change in the attitudes of men towards women is required. Domestic violence is a
pattern of assault and coercive behaviour including physical, sexual and
psychological attacks, by a person against his/her own intimate partner.
are more frequently the victims. After a global overview of the prevalence and
nature of domestic violence against women especially in Mauritius, this articles
provides a discussion about health problems and risk factors among the female
victims with the objective of giving preventive measures to eradicate it from
NGOs, along with legislative measures, have proven helpful in
improving quality of life and preventing violence-related injuries among women.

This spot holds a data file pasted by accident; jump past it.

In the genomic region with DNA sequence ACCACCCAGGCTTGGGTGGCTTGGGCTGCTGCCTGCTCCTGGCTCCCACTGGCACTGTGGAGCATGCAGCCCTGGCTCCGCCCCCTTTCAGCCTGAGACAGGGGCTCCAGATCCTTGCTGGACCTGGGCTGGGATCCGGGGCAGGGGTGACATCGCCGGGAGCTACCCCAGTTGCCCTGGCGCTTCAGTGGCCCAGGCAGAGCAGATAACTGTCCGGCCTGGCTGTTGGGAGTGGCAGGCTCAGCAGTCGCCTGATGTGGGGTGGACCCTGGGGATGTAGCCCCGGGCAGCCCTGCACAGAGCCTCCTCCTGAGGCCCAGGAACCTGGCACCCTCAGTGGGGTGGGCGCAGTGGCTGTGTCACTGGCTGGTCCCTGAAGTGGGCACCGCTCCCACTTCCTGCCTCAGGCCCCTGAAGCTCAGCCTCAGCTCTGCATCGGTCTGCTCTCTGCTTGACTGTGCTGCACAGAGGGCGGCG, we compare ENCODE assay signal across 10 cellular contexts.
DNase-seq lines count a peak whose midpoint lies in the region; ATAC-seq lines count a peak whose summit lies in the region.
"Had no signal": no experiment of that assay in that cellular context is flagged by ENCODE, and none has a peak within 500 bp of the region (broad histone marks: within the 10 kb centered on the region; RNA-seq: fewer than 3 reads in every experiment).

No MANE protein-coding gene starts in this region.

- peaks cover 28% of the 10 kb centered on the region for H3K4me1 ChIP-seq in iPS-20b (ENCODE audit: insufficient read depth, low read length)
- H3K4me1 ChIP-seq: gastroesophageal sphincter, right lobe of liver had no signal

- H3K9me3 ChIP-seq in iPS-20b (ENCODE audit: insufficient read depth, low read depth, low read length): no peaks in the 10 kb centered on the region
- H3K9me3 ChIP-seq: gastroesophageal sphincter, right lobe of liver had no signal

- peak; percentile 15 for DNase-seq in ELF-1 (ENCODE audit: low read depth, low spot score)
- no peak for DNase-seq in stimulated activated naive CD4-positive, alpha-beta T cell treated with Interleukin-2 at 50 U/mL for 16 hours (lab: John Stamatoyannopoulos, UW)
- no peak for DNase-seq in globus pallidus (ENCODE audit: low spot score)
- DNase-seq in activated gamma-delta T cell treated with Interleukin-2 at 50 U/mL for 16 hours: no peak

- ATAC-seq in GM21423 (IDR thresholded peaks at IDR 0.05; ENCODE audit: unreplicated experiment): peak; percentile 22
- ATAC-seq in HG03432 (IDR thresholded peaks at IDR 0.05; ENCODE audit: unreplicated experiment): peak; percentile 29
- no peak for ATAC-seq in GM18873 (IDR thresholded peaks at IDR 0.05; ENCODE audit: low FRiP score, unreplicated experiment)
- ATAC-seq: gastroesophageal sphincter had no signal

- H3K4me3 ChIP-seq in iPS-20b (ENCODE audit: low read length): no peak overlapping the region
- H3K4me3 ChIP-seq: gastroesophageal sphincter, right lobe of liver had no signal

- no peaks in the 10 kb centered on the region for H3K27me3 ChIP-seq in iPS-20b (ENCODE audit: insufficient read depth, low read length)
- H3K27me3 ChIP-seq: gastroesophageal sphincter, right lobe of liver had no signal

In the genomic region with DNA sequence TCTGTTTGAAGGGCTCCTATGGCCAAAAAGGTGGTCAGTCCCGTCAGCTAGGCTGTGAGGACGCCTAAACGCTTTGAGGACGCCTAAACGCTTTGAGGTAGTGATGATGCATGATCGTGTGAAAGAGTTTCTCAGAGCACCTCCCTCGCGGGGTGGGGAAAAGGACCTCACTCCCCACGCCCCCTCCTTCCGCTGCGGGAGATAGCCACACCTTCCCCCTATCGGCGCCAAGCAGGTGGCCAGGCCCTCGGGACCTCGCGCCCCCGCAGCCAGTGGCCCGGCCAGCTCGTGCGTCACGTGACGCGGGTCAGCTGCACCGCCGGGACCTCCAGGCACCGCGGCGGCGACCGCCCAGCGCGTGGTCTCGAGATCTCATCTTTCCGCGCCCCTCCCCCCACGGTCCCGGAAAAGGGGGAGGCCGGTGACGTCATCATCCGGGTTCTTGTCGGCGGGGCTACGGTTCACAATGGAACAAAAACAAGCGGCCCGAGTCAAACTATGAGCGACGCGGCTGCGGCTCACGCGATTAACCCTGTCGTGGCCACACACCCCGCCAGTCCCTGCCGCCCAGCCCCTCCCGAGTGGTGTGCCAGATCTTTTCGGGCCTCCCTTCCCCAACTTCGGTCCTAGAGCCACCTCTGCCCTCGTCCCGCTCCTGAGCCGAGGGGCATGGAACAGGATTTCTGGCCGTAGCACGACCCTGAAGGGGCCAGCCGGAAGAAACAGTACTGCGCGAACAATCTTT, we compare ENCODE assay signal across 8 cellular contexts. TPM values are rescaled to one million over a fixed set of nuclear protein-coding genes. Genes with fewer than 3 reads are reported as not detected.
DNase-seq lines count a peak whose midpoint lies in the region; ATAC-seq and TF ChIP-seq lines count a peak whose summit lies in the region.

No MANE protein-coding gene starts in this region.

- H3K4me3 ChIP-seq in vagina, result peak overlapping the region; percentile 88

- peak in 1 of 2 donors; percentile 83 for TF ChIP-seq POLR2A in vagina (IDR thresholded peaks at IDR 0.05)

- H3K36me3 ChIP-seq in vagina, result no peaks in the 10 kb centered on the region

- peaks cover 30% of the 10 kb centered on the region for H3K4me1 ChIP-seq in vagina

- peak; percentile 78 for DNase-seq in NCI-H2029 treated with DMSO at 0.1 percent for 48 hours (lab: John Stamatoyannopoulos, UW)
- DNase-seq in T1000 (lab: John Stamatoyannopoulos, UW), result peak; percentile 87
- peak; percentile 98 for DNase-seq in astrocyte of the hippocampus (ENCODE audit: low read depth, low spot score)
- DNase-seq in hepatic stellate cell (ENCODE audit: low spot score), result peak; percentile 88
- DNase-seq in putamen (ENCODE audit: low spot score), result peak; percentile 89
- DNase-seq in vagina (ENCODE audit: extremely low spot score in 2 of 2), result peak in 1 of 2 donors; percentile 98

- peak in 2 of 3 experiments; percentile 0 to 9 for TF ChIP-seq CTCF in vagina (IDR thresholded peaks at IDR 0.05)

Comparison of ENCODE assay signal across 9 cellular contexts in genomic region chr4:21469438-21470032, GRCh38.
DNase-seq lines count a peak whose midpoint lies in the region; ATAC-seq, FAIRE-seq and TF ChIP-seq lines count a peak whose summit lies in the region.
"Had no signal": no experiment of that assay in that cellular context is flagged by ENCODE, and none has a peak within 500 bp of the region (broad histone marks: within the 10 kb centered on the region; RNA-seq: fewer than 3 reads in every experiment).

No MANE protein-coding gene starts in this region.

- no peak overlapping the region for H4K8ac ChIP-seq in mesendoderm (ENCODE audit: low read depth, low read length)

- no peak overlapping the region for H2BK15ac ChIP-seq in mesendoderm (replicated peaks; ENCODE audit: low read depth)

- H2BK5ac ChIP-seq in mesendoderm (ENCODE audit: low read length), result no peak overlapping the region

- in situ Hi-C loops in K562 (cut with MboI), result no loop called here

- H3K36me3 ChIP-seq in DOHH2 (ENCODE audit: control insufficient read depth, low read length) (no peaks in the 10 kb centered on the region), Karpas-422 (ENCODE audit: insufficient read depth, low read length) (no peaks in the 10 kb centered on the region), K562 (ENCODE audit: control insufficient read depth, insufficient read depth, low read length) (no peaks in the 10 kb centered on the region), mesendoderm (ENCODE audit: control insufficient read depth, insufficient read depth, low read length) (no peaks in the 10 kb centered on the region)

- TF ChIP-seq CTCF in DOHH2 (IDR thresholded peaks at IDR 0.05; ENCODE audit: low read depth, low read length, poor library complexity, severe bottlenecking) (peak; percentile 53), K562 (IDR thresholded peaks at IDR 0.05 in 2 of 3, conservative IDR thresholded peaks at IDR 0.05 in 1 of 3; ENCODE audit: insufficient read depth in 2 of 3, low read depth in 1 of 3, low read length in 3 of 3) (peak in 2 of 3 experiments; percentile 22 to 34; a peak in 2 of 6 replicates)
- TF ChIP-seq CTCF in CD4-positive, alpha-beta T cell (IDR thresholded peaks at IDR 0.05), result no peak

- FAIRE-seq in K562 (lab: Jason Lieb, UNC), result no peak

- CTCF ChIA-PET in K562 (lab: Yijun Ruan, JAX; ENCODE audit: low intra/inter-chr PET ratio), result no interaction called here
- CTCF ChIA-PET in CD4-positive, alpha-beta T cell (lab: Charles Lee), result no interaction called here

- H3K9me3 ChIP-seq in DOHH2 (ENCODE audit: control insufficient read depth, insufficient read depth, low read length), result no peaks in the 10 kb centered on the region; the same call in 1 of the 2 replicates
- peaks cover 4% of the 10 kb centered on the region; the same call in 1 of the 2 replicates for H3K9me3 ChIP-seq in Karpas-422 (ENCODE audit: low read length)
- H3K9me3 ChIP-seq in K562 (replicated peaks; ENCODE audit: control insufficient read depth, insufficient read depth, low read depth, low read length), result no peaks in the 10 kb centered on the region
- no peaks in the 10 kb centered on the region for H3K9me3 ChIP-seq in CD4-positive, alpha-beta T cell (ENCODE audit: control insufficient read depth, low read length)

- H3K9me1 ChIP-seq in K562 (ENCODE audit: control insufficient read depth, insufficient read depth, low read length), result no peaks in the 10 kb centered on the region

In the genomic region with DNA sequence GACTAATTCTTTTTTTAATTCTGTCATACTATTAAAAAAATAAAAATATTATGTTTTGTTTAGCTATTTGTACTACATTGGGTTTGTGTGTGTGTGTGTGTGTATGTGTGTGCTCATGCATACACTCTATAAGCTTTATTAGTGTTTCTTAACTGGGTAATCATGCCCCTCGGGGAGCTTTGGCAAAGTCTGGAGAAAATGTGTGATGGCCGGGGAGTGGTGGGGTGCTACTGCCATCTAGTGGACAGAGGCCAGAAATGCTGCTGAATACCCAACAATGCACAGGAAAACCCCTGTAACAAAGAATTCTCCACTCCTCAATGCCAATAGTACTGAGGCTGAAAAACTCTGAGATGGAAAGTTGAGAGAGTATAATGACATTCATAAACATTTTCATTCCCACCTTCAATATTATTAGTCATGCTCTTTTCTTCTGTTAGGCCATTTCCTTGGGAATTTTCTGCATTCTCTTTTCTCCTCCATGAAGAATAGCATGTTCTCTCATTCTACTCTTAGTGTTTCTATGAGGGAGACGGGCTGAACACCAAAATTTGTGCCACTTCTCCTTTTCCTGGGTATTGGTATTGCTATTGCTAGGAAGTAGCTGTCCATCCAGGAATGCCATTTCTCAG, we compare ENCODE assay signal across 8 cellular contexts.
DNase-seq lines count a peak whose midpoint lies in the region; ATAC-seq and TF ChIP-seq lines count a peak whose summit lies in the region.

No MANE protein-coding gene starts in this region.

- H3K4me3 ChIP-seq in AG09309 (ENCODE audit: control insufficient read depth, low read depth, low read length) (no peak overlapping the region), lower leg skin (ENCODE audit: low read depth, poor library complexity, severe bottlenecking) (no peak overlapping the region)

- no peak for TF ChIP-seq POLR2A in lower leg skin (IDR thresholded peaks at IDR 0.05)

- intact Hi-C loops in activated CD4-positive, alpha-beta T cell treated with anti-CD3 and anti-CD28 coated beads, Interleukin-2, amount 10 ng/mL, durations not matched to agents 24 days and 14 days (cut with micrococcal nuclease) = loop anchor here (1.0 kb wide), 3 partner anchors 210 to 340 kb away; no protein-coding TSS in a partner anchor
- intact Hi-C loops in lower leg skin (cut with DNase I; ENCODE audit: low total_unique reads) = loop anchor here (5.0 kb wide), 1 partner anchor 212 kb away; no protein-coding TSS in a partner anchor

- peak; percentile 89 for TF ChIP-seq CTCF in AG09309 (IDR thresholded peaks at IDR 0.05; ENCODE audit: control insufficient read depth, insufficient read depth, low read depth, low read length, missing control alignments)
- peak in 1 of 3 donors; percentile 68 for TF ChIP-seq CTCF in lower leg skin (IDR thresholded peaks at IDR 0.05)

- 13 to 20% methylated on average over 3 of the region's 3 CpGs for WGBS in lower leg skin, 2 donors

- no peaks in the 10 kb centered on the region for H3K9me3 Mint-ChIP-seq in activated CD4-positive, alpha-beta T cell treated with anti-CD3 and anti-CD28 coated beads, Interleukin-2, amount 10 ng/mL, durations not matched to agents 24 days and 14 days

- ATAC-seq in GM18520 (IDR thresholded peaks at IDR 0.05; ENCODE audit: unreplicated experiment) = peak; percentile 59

The health sector also plays an important role as part of multi-sector efforts
in early detection and prevention of cases of domestic violence. Psychiatrists
are in a unique position for early identification of such patients as well as
Domestic violence also known as domestic abuse is defined as:
# An incident or a pattern of incidents of controlling,
coercive, threatening behaviour, violence or abuse. It concerns people aged 16
or over who are or have been intimate partners or family members and it can
happen regardless of your gender or sexuality. Domestic violence can include,
but is not limited to, the following types of abuse: psychological, emotional,
physical, sexual and financial. It also includes what is known as 'honour' based
violence, female genital mutilation (FGM) and forced marriage. Domestic violence
affects people of every class, gender, level of wealth, geography, age, race,
disability and sexuality.
The violence can begin at any stage of the
relationship and may continue after the relationship has ended. It is a pattern